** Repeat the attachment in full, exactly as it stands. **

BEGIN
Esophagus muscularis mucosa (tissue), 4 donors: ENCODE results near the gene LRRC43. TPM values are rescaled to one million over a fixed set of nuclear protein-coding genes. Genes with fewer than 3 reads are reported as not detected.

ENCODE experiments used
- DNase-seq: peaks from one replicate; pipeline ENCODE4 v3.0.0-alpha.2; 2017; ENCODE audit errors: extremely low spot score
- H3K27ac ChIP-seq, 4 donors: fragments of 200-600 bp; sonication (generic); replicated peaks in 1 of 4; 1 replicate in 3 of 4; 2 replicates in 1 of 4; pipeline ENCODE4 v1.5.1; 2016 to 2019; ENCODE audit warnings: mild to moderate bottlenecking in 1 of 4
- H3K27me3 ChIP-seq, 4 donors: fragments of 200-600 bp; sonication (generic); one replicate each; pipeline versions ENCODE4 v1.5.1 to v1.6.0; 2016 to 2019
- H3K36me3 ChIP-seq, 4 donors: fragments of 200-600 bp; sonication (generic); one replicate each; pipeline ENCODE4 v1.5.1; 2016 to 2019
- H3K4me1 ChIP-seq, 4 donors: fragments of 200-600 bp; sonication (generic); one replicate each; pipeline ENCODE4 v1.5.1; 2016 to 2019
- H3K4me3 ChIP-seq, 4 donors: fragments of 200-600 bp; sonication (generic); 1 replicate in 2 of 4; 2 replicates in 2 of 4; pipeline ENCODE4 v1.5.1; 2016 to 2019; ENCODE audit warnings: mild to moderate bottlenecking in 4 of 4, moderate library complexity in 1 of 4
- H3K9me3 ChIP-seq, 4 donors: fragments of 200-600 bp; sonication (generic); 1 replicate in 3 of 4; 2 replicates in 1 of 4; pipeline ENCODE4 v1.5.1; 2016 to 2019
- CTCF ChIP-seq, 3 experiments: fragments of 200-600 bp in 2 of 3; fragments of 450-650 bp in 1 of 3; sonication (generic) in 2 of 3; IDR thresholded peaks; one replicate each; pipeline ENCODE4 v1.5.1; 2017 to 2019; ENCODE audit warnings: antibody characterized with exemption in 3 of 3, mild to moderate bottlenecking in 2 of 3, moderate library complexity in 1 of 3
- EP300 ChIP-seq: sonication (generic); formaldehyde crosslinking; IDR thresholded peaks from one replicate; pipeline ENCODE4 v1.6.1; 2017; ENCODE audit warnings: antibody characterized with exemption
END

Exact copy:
Esophagus muscularis mucosa (tissue), 4 donors: ENCODE results near the gene LRRC43. TPM values are rescaled to one million over a fixed set of nuclear protein-coding genes. Genes with fewer than 3 reads are reported as not detected.

ENCODE experiments used
- DNase-seq: peaks from one replicate; pipeline ENCODE4 v3.0.0-alpha.2; 2017; ENCODE audit errors: extremely low spot score
- H3K27ac ChIP-seq, 4 donors: fragments of 200-600 bp; sonication (generic); replicated peaks in 1 of 4; 1 replicate in 3 of 4; 2 replicates in 1 of 4; pipeline ENCODE4 v1.5.1; 2016 to 2019; ENCODE audit warnings: mild to moderate bottlenecking in 1 of 4
- H3K27me3 ChIP-seq, 4 donors: fragments of 200-600 bp; sonication (generic); one replicate each; pipeline versions ENCODE4 v1.5.1 to v1.6.0; 2016 to 2019
- H3K36me3 ChIP-seq, 4 donors: fragments of 200-600 bp; sonication (generic); one replicate each; pipeline ENCODE4 v1.5.1; 2016 to 2019
- H3K4me1 ChIP-seq, 4 donors: fragments of 200-600 bp; sonication (generic); one replicate each; pipeline ENCODE4 v1.5.1; 2016 to 2019
- H3K4me3 ChIP-seq, 4 donors: fragments of 200-600 bp; sonication (generic); 1 replicate in 2 of 4; 2 replicates in 2 of 4; pipeline ENCODE4 v1.5.1; 2016 to 2019; ENCODE audit warnings: mild to moderate bottlenecking in 4 of 4, moderate library complexity in 1 of 4
- H3K9me3 ChIP-seq, 4 donors: fragments of 200-600 bp; sonication (generic); 1 replicate in 3 of 4; 2 replicates in 1 of 4; pipeline ENCODE4 v1.5.1; 2016 to 2019
- CTCF ChIP-seq, 3 experiments: fragments of 200-600 bp in 2 of 3; fragments of 450-650 bp in 1 of 3; sonication (generic) in 2 of 3; IDR thresholded peaks; one replicate each; pipeline ENCODE4 v1.5.1; 2017 to 2019; ENCODE audit warnings: antibody characterized with exemption in 3 of 3, mild to moderate bottlenecking in 2 of 3, moderate library complexity in 1 of 3
- EP300 ChIP-seq: sonication (generic); formaldehyde crosslinking; IDR thresholded peaks from one replicate; pipeline ENCODE4 v1.6.1; 2017; ENCODE audit warnings: antibody characterized with exemption